Mr. Todiwala's Pickle Tray & Papad. Each £0.70 (per person).
"Exclusive & unusual ‘Hand Made In-House’ chutney & pickles.  Using the finest British produce."  They also sell the chutney online.

We started with the pappadam, not complimentary, but suggested to us soon after we sat down.  It was classic thin, crispy pappadam.  I dislike lentils, and never really care for papadam, but they were pretty standard.

The chutneys were also fairly standard, and a separate item from the papadam.  I did like the chopped pickled stuff, a mix of onion, carrots, and spices.  I used this condiment with many dishes throughout the meal.

Everyone else seemed to enjoy having something to munch on right away.
CoCorrrumba!  £8.25.
"Another fab in-house special made with coconut water, Jamaican Appleton Rum, shaken with fresh mint and brown sugar. Poured over crushed ice and laced with rose syrup."

Indian food can be a bit hard to pair drinks with, so I was surprised by the large cocktail menu.  The rest of the group decided to start with a cocktail, so I did the same, and picked the "CoCorrrumba!"  I hoped it would be sweet to compliment the upcoming spicy food.

The drink was indeed sweet, but too sweet to drink on its own.  I did like the rose flavor, but it was overkill, and even the muddled mint couldn’t make the drink refreshing.  I tried to save it to have later with my entree, but the staff kept trying to take it away.  I think I had to tell them no at least 5 different times, and I'd only taken a few sips out of it, so I clearly wasn't done.  I think they really needed space on the table.  And, it turned out, I didn’t have any spicy food headed my way anyway ...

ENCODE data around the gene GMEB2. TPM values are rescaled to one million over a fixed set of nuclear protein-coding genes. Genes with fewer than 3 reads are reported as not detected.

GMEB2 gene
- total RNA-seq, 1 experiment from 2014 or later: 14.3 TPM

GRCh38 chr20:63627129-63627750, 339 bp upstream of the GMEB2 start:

Amuse Bouche: Vegetarian Puree.
I've never been to an Indian restaurant that served an amuse bouche!  This was a nice surprise.

I’m not entirely sure what was in this "vegetarian puree", but it most certainly contained lentils or split peas, both of which I despise.  All I could taste was the lentils.  I appreciated that they served an amuse, it was in a cute vessel, and it was warm, but clearly not for me.
Baked Isle of Mull Scallop with Cheese and Chilli. £9.45. 
“Hand dived King scallops by Diver and seller Guy Grieves from Mull, flash grilled, topped with a blend of cheeses with chilli and garlic & baked."